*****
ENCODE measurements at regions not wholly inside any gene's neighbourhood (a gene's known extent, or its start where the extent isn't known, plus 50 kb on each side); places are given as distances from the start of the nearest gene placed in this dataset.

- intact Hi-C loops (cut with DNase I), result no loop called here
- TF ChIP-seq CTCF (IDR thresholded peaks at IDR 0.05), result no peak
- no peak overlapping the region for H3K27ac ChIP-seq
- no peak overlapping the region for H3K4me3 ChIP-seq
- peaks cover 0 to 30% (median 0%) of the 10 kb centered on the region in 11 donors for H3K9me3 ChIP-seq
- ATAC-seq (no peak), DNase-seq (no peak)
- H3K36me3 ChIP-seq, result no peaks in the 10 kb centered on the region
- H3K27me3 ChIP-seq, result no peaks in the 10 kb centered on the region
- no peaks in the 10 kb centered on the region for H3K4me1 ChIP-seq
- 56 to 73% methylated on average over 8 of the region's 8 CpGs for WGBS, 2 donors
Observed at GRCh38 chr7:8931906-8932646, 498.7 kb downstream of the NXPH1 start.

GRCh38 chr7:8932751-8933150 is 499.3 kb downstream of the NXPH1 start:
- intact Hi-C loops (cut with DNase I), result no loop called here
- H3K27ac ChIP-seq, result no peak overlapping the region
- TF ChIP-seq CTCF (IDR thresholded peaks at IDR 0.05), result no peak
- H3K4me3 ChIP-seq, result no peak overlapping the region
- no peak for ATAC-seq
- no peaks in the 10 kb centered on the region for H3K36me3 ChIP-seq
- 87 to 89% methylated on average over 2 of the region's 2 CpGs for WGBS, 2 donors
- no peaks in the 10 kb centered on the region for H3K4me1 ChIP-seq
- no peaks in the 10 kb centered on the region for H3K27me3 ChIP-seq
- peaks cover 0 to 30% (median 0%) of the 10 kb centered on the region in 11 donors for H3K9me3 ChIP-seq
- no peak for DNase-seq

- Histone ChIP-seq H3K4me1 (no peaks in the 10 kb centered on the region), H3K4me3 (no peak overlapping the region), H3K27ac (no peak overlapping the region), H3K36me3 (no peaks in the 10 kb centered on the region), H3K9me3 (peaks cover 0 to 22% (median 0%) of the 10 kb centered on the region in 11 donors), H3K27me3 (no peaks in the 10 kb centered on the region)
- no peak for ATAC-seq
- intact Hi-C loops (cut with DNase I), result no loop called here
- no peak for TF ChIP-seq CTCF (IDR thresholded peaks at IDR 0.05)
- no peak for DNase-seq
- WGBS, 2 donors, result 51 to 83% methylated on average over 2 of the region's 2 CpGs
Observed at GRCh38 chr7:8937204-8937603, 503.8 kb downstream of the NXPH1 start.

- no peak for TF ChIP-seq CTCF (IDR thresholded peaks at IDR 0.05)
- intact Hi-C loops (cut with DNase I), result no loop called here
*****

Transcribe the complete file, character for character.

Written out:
ENCODE measurements at regions not wholly inside any gene's neighbourhood (a gene's known extent, or its start where the extent isn't known, plus 50 kb on each side); places are given as distances from the start of the nearest gene placed in this dataset.

- intact Hi-C loops (cut with DNase I), result no loop called here
- TF ChIP-seq CTCF (IDR thresholded peaks at IDR 0.05), result no peak
- no peak overlapping the region for H3K27ac ChIP-seq
- no peak overlapping the region for H3K4me3 ChIP-seq
- peaks cover 0 to 30% (median 0%) of the 10 kb centered on the region in 11 donors for H3K9me3 ChIP-seq
- ATAC-seq (no peak), DNase-seq (no peak)
- H3K36me3 ChIP-seq, result no peaks in the 10 kb centered on the region
- H3K27me3 ChIP-seq, result no peaks in the 10 kb centered on the region
- no peaks in the 10 kb centered on the region for H3K4me1 ChIP-seq
- 56 to 73% methylated on average over 8 of the region's 8 CpGs for WGBS, 2 donors
Observed at GRCh38 chr7:8931906-8932646, 498.7 kb downstream of the NXPH1 start.

GRCh38 chr7:8932751-8933150 is 499.3 kb downstream of the NXPH1 start:
- intact Hi-C loops (cut with DNase I), result no loop called here
- H3K27ac ChIP-seq, result no peak overlapping the region
- TF ChIP-seq CTCF (IDR thresholded peaks at IDR 0.05), result no peak
- H3K4me3 ChIP-seq, result no peak overlapping the region
- no peak for ATAC-seq
- no peaks in the 10 kb centered on the region for H3K36me3 ChIP-seq
- 87 to 89% methylated on average over 2 of the region's 2 CpGs for WGBS, 2 donors
- no peaks in the 10 kb centered on the region for H3K4me1 ChIP-seq
- no peaks in the 10 kb centered on the region for H3K27me3 ChIP-seq
- peaks cover 0 to 30% (median 0%) of the 10 kb centered on the region in 11 donors for H3K9me3 ChIP-seq
- no peak for DNase-seq

- Histone ChIP-seq H3K4me1 (no peaks in the 10 kb centered on the region), H3K4me3 (no peak overlapping the region), H3K27ac (no peak overlapping the region), H3K36me3 (no peaks in the 10 kb centered on the region), H3K9me3 (peaks cover 0 to 22% (median 0%) of the 10 kb centered on the region in 11 donors), H3K27me3 (no peaks in the 10 kb centered on the region)
- no peak for ATAC-seq
- intact Hi-C loops (cut with DNase I), result no loop called here
- no peak for TF ChIP-seq CTCF (IDR thresholded peaks at IDR 0.05)
- no peak for DNase-seq
- WGBS, 2 donors, result 51 to 83% methylated on average over 2 of the region's 2 CpGs
Observed at GRCh38 chr7:8937204-8937603, 503.8 kb downstream of the NXPH1 start.

- no peak for TF ChIP-seq CTCF (IDR thresholded peaks at IDR 0.05)
- intact Hi-C loops (cut with DNase I), result no loop called here